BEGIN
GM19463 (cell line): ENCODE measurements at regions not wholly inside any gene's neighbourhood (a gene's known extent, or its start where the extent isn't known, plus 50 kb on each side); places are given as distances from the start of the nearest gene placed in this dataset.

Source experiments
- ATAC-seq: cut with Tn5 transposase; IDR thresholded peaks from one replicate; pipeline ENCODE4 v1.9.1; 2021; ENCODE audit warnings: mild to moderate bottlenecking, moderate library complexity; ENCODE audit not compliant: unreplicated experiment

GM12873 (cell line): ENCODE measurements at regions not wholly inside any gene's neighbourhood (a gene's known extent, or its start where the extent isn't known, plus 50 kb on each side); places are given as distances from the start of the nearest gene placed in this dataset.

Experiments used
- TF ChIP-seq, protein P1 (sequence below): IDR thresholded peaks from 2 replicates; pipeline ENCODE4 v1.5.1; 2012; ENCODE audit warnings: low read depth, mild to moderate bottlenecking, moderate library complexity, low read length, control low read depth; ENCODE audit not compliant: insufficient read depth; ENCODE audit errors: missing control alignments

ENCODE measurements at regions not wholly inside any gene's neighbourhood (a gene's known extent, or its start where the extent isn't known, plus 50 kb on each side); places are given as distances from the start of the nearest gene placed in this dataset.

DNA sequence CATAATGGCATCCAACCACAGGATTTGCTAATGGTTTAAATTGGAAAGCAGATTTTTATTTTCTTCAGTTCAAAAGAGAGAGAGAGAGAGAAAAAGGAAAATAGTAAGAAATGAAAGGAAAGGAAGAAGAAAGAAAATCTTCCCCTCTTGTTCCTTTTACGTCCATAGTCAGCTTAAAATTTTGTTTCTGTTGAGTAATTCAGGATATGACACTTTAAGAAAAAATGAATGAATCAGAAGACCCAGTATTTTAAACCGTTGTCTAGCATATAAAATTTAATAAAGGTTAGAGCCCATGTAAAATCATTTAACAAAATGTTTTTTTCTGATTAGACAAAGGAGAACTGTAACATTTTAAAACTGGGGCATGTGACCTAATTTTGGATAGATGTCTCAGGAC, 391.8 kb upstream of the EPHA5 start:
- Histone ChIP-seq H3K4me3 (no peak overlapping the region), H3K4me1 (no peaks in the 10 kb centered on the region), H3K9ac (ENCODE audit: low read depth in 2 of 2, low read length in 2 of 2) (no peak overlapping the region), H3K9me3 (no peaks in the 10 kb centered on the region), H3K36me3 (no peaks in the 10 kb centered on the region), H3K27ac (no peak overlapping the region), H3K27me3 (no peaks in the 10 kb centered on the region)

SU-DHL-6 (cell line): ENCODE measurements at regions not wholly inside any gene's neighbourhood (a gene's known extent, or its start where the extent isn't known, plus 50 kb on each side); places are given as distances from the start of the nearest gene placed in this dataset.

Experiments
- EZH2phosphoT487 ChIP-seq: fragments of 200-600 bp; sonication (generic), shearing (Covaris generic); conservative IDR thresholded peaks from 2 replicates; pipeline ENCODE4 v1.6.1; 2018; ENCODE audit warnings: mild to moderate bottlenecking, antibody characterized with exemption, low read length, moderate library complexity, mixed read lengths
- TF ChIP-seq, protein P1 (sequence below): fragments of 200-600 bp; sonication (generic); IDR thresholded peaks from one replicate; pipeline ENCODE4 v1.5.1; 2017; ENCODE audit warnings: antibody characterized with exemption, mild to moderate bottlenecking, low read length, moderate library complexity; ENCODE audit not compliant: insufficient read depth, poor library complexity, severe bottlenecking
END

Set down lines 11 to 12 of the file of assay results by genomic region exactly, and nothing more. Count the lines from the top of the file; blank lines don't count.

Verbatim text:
Experiments
- EZH2phosphoT487 ChIP-seq: fragments of 200-600 bp; sonication (generic), shearing (Covaris generic); conservative IDR thresholded peaks from 2 replicates; pipeline ENCODE4 v1.6.1; 2018; ENCODE audit warnings: mild to moderate bottlenecking, antibody characterized with exemption, low read length, moderate library complexity, mixed read lengths